In stark contrast to the status of many Muslim nations today, the medieval Islamic empire was at the forefront of knowledge for hundreds of years while Europe was trapped in the Dark Ages. But the reality is that muslim scienceis changing.
A fifth of the world's population, or more than a billion Muslims, live in countries other than the 57 that make up the Organization of the Islamic Conference (OIC), where Islam is the state religion.
These nations range from some of the richest, like Saudi Arabia and Kuwait, to some of the poorest, like Somalia and Sudan.
Even though the economies of some of these countries, like the Gulf States, Iran, Turkey, Egypt, Morocco, Malaysia, and Pakistan, have been growing steadily for a while, the Islamic world still seems behind the times when compared to the West in terms of science.
Many of these nations' leaders are acutely aware of how significantly technical advancements affect their economies, militaries, and national security.
Therefore, the argument that they need to make a determined effort in scientific research and development to catch up to the other knowledge-based civilizations throughout the world is frequently voiced.
In fact, many of these countries have put a lot more money into science and education in the past few years, and a few of them have been updating and reworking their national scientific infrastructures. You can follow the latest news on science development in islamic worldwith StationZilla.
A group of 20 sample OIC countries spent just one-seventh of the world average of 2.36% on scientific research between 1996 and 2003, according to data from the United Nations Educational, Scientific, and Cultural Organization (UNESCO) and the World Bank.
In addition, Muslim nations have a lower concentration of scientists, engineers, and technicians per 1,000 people than the global average of 40 and the industrialized world's 140. They each contribute only about 1% of the total number of scholarly papers published worldwide.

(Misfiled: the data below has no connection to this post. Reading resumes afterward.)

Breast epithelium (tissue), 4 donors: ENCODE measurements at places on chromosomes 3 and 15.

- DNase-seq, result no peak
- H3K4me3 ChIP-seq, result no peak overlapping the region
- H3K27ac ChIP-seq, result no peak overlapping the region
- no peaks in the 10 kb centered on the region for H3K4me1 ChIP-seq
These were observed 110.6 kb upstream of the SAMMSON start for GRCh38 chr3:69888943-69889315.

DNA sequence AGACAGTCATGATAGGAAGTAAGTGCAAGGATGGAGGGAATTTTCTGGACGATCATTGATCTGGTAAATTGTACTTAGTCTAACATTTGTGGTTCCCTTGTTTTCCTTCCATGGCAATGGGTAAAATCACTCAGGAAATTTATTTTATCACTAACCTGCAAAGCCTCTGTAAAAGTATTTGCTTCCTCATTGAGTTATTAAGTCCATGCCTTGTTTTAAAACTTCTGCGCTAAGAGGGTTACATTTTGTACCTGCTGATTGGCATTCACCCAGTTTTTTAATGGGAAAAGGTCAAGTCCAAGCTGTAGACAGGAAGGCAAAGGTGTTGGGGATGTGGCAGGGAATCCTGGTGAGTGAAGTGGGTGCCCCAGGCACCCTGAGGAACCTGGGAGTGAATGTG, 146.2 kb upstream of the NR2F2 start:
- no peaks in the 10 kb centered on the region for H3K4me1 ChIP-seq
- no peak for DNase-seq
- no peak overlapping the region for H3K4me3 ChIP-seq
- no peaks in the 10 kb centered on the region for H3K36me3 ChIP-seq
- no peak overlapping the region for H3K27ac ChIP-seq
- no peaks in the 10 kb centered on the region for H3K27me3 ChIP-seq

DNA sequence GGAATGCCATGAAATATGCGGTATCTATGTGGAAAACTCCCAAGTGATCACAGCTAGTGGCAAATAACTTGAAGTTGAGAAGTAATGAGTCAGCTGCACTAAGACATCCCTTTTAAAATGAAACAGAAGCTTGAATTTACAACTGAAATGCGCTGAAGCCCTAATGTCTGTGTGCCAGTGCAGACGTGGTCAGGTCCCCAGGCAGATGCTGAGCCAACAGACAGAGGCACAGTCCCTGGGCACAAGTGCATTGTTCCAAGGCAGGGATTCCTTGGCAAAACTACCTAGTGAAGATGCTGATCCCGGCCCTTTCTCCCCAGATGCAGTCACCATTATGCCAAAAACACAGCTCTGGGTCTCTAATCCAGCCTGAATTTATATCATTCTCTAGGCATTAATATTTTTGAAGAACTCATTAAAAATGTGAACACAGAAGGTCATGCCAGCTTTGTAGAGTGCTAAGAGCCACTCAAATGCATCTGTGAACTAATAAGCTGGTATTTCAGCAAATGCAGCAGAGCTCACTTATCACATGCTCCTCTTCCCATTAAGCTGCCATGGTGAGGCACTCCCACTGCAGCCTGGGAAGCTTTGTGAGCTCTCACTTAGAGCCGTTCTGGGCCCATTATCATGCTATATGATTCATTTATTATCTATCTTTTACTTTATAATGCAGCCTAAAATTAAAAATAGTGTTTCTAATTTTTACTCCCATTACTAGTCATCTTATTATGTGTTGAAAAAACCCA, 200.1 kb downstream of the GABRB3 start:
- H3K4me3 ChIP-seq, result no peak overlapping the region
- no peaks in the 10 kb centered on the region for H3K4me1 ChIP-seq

According to the Royal Society's Atlas of Islamic-World Science and Innovation, scientists in the Arab world, which includes 17 OIC countries, made 13,444 scientific publications in 2005. This is about 2000 fewer than the 15,455 publications made by Harvard University alone.
However, the level of fundamental scientific research in the Muslim world is of greater concern.
The relative citation index (RCI), which is the number of papers cited by a nation's scientists as a percentage of all cited papers, divided by its own share of all papers published, with all citations of its own literature excluded to avoid bias, is one way to gauge the international prominence of a country's published scientific literature.
As a result, a country's score will be 0.5 if it produces 10% of the world's scientific literature but only obtains 5% of all global citations.
Only two OIC countries—Turkey with 0.344 and Iran with 0.484—even appear in a 2006 league table of the world's top 45 countries rated by their RCI in physics, and only Iran exhibits a notable improvement between 1995 and 2003.
These simple facts demonstrate how far Muslim countries lag behind the rest of the world's scientists.However, there have been notable Muslim scientists, not the least of whom was the Pakistani theoretical physicist Abdus Salam (1926–1996), who envisioned an Islamic scientific renaissance.
The electroweak theory, one of the most potent and beautiful scientific theories, explains how two of the four fundamental forces of nature the electromagnetic force and the weak nuclear force are connected.
Salam, one of the greatest scientists of the second half of the 20th century, co-won the 1979 Nobel Prize for Physics with Sheldon Glashow and Steven Weinberg.
Salam was a devout Muslim, but Pakistan excommunicated him in the 1970s due to his unconventional religious beliefs and membership in the Ahmadis, a relatively obscure branch of Islam.
Nevertheless, he stayed devoted to his nation and toiled nonstop to advance science in the Islamic world. Salam, however, never saw his ideal come true, and he left behind the devastating accusation that "Of all civilizations on this planet, science is weakest in the lands of Islam.
The dangers of this shortcoming can't be overstated because, in the modern world, a society's ability to live honorably depends directly on its science and technology.
The outdated administrative and bureaucratic structures that many OIC countries received long ago from their colonial masters and have still not modernized are far more instructive than the claim that religious conservatism thwarts scientific advancement in the Muslim world.